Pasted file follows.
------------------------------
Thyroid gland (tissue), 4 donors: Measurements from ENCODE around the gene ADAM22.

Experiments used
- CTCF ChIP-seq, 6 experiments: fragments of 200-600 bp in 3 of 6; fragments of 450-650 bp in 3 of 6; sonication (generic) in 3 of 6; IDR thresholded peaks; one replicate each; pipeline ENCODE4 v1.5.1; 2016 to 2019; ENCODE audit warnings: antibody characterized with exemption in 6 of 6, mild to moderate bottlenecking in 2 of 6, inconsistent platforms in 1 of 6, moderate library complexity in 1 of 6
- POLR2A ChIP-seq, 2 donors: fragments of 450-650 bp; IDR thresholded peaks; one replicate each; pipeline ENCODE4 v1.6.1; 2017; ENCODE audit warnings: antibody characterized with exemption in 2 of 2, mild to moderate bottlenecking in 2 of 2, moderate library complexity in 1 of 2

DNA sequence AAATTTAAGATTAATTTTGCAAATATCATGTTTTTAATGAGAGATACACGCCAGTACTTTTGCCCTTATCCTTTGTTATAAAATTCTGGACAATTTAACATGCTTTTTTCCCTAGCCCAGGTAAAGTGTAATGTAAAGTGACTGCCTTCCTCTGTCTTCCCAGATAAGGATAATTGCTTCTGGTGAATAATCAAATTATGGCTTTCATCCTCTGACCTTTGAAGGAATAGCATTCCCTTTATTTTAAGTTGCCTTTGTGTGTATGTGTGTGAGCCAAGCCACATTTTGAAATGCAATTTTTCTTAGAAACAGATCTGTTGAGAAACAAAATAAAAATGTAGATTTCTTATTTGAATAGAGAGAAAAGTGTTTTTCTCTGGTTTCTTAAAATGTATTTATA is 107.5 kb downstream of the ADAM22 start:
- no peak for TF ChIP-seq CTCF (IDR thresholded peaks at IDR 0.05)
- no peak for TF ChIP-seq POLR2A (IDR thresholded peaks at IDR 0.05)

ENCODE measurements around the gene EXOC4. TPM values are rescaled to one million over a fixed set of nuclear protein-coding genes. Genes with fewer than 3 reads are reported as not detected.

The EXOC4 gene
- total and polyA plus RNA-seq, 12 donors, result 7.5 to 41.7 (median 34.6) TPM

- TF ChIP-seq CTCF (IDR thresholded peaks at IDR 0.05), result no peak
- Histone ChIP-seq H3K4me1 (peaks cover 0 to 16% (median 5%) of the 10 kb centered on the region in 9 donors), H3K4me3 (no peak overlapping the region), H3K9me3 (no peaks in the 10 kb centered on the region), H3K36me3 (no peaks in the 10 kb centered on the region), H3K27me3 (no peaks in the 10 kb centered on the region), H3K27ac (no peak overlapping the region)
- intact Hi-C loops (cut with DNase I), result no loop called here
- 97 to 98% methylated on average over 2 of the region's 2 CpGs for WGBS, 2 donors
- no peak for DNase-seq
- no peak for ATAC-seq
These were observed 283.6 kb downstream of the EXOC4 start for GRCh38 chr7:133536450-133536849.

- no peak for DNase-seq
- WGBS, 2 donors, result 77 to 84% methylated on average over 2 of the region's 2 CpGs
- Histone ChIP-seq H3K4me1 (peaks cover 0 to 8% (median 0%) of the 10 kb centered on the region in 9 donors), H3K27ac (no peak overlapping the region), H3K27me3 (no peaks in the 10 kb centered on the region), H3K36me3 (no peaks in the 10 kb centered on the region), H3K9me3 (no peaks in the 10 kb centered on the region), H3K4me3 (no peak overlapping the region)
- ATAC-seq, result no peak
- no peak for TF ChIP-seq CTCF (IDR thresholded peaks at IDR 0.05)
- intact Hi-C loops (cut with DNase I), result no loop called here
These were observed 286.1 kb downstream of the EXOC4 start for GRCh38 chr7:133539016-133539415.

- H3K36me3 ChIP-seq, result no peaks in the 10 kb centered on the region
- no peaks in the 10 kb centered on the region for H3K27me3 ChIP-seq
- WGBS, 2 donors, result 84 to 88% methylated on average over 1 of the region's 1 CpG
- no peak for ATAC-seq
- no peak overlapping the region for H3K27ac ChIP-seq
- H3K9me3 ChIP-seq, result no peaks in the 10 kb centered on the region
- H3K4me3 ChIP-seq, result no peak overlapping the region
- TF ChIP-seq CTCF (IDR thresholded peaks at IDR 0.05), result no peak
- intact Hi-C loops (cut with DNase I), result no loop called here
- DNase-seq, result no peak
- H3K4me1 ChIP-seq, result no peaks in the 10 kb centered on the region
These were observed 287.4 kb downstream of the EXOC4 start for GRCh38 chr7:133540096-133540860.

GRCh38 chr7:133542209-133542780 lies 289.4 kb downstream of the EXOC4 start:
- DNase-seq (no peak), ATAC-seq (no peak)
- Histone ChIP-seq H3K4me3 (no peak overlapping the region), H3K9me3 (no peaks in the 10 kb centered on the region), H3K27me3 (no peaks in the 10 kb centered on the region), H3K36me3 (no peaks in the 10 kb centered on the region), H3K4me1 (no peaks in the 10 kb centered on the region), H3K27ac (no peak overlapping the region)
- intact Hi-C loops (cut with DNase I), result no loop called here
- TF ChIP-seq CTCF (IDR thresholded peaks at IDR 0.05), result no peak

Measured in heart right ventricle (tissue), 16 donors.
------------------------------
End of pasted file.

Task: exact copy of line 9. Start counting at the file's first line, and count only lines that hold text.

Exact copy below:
The EXOC4 gene